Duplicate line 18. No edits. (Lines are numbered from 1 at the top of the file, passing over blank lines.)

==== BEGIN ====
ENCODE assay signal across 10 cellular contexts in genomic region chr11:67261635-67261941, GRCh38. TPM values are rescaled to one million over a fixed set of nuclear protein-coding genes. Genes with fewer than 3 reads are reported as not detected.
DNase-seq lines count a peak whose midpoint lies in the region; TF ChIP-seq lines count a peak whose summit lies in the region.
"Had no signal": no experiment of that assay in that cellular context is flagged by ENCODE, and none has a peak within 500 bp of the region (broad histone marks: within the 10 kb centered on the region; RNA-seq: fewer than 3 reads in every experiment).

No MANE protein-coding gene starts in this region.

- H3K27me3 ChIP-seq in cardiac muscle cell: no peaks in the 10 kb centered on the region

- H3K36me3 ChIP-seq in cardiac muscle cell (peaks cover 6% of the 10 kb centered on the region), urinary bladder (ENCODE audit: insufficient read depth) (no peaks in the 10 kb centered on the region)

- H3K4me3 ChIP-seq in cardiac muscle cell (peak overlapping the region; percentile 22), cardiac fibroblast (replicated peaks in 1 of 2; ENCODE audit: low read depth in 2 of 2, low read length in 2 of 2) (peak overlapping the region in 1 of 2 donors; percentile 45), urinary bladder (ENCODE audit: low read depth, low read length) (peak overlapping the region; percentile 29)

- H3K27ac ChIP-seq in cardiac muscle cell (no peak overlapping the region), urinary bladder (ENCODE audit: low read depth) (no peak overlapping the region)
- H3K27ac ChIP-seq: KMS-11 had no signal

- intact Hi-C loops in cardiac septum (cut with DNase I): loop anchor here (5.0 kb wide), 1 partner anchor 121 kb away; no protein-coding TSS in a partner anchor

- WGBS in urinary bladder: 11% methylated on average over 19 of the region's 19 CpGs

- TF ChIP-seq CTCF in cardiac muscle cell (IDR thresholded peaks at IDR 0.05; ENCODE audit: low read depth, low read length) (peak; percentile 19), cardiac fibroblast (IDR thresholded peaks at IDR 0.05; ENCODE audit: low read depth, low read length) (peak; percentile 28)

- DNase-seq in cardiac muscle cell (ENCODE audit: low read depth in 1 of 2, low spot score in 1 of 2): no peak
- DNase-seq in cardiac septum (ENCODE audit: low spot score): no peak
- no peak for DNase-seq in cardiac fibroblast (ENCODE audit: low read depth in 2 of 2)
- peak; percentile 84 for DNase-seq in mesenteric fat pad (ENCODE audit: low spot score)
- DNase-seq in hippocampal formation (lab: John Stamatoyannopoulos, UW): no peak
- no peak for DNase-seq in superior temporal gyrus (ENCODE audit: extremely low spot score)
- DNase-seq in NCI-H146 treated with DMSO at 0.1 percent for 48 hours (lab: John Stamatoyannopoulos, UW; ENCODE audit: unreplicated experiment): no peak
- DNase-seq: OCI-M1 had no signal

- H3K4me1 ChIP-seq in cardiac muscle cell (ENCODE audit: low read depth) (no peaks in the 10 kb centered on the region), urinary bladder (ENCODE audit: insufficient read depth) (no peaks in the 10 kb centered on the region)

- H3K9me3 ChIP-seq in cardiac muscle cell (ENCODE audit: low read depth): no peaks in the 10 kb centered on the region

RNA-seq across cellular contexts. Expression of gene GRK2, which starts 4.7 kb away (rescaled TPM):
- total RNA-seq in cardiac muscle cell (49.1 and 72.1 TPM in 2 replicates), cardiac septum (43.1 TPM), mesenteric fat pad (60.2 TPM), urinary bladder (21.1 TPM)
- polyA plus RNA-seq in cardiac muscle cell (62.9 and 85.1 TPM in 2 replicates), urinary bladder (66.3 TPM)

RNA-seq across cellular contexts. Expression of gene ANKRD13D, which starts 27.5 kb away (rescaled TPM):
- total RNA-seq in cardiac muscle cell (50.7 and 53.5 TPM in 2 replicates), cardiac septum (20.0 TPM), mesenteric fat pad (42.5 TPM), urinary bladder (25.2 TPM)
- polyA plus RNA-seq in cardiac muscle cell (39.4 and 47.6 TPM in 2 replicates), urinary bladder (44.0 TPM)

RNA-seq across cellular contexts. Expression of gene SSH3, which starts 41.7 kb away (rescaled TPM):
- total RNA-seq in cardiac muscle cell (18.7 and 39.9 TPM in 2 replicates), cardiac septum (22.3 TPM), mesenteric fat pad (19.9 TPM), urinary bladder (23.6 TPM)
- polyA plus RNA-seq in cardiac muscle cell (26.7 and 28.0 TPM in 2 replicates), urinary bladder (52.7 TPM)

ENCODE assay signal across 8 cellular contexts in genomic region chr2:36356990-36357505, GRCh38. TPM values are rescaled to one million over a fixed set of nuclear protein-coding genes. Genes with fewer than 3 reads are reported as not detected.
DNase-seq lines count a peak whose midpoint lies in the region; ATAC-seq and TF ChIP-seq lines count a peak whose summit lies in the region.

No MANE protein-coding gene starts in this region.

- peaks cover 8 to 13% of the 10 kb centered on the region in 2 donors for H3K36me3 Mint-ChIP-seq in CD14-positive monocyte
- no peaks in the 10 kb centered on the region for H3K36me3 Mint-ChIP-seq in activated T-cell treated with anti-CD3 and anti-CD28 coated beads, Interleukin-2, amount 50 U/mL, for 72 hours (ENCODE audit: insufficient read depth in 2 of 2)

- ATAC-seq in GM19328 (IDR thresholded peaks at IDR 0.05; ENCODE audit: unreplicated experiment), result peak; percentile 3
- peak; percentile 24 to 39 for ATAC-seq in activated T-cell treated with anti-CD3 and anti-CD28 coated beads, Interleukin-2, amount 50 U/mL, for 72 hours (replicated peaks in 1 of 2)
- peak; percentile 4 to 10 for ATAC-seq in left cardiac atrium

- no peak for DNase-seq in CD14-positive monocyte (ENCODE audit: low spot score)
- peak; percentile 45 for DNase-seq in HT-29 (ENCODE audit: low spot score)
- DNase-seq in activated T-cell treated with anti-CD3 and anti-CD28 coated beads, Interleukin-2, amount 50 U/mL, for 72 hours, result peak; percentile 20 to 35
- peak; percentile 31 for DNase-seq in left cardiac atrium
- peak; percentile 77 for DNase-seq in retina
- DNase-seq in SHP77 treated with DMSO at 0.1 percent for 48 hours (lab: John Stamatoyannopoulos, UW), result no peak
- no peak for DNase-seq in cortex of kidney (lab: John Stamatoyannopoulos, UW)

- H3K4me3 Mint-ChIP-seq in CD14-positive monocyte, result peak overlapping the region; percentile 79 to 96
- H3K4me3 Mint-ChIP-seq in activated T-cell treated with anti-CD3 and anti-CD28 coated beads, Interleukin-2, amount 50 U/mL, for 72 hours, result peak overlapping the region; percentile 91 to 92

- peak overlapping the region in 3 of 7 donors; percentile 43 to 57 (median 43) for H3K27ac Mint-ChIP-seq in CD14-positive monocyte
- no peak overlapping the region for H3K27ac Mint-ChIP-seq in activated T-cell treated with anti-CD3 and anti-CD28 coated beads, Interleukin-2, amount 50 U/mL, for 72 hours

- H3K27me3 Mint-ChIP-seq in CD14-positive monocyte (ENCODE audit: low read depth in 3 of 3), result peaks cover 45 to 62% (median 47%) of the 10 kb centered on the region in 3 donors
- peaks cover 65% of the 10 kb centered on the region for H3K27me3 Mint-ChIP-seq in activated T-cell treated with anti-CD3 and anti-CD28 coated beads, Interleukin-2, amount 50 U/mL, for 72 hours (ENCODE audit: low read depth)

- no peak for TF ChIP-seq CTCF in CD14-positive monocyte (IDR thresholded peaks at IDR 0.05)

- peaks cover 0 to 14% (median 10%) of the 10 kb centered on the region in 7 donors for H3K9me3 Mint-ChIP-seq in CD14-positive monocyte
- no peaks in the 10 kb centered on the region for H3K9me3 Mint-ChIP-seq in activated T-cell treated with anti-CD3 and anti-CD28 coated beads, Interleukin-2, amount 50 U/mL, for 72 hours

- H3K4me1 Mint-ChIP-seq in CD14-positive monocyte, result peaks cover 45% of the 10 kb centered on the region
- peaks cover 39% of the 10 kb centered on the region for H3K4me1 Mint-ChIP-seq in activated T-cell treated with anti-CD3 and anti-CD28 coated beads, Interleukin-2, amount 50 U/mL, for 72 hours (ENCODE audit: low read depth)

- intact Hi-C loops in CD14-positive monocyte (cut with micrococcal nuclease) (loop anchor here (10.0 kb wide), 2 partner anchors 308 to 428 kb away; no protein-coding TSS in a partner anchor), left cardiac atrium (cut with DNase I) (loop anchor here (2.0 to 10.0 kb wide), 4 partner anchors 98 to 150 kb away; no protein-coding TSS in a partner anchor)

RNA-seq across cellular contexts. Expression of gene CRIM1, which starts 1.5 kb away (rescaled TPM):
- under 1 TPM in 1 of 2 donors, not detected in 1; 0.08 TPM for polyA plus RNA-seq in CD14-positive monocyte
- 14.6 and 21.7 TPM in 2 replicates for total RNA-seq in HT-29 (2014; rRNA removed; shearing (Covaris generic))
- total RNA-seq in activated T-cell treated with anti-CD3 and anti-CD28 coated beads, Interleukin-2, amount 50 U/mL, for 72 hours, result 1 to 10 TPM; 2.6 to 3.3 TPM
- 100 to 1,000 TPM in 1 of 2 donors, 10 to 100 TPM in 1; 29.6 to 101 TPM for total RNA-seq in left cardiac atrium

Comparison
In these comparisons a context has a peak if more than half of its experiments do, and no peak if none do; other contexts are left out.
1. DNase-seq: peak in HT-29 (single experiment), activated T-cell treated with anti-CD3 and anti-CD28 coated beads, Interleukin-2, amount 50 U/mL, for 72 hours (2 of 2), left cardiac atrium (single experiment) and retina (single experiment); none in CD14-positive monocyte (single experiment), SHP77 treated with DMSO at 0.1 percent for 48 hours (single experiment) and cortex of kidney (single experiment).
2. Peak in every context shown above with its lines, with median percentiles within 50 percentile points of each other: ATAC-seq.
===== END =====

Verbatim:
- no peak for DNase-seq in superior temporal gyrus (ENCODE audit: extremely low spot score)